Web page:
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An Orphan of the Storm Lands at Baruch

Katrina Refugee Michelle Terry

When the order to evacuate New Orleans came, Michelle Terry, a student at the University of New Orleans, gathered up her two roommates and hit the road. They went to Atlanta, where for three days they sat glued to a TV set, until the enormity of the disaster sank in. There was no going back home. Instead, they took off for New York.

Ms. Terry, 25 and a New Orleans native, chose New York because she had been here before. She came at 18, an adventurous teenager, who ended up attending CCNY, studying graphic design. And she was doing just fine until 9/11. Then, she says, her part-time jobs dried up. Her parents were begging her to come home. Reluctantly, she returned to the Big Easy, enrolling at the University of New Orleans and changing her major to marketing.

It took another disaster to get her back to New York. “The three of us just jumped into our car and took one bag of clothes each. That was it,” says Michelle. The trio of friends, Earl the jazz musician, Mark the filmmaker, and Michelle piled into a two-seat Mazda. They headed north—for New York and City College. There, they got more help than Michelle ever expected. They enrolled in classes and Michelle was redirected to Baruch, where she could finish her marketing major. They even got a place to live, after an e-mail appeal to CCNY alums produced a (temporary) apartment on the Upper West Side.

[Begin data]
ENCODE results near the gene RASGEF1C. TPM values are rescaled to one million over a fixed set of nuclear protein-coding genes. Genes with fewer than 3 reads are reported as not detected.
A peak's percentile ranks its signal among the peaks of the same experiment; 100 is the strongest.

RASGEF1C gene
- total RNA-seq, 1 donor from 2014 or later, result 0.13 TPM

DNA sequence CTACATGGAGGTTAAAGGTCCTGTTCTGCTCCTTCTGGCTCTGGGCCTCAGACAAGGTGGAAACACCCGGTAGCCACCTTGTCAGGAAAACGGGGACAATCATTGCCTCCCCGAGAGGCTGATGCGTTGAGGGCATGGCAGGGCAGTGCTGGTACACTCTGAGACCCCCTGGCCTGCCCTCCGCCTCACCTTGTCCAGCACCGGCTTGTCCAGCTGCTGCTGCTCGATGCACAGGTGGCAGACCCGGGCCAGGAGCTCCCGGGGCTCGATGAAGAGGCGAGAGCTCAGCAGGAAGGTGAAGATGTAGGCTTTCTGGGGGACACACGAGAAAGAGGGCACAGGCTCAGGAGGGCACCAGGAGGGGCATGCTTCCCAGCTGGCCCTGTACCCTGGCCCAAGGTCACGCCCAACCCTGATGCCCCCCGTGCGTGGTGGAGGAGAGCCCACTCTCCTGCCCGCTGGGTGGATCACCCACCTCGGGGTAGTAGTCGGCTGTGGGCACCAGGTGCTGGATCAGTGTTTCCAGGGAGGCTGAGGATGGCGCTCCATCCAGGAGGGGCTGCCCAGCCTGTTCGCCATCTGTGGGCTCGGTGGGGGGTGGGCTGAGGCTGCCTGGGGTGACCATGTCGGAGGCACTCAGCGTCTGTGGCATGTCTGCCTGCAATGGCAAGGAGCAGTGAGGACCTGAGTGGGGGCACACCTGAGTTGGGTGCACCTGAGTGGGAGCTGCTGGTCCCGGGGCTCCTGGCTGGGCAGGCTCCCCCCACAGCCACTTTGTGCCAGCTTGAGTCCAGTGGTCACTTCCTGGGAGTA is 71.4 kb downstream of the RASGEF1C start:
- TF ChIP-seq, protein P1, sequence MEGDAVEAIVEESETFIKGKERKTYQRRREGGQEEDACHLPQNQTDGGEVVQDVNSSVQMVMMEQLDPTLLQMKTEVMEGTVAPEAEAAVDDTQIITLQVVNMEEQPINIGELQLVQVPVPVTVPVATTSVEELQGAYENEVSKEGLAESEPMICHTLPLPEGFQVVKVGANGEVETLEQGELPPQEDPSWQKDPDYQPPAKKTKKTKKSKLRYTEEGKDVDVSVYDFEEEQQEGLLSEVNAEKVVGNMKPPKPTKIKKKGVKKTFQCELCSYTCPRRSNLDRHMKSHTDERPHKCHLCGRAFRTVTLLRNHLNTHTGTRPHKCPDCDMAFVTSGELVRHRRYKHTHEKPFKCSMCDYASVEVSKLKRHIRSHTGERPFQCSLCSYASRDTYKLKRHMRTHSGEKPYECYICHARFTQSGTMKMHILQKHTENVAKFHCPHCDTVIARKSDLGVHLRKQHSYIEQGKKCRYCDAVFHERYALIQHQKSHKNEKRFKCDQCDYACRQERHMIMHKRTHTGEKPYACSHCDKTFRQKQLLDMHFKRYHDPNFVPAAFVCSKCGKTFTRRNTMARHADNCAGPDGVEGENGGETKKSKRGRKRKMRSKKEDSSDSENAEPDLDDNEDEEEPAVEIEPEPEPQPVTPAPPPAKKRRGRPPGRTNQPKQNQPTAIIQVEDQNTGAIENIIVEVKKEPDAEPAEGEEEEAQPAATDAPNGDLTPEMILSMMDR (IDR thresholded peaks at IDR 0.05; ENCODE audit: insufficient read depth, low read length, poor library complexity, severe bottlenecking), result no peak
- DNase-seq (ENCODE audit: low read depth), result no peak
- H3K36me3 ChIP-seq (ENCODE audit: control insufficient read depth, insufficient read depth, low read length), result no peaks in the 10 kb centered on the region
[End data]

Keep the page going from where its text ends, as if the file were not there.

“I feel privileged to be here,” says Michelle, a buoyant young woman with a radiant smile. “Everyone has been amazing. My professors are amazing. I’d like to thank both schools (Baruch and CCNY) for the chance to keep focused, keep my life on track. I’m so grateful.”

Still, she admits, the journey hasn’t been easy. Like so many other Katrina refugees, Michelle and her friends are living hand-to-mouth. “Supposedly, we’re eligible for FEMA money, but no one has gotten it yet,” she says. Without money for rent deposits and security, they can’t look for a more permanent place to live. “People can only give you a couch to sleep on for so long,” she points out. “And the worst part is that everyone you knew—your whole community of friends—is scattered, displaced.”

So much has happened in so short a period of time. “I think everyone feels overwhelmed,” says Michelle, her surging optimism tempered by sadness.


Zane Berzins

News Director


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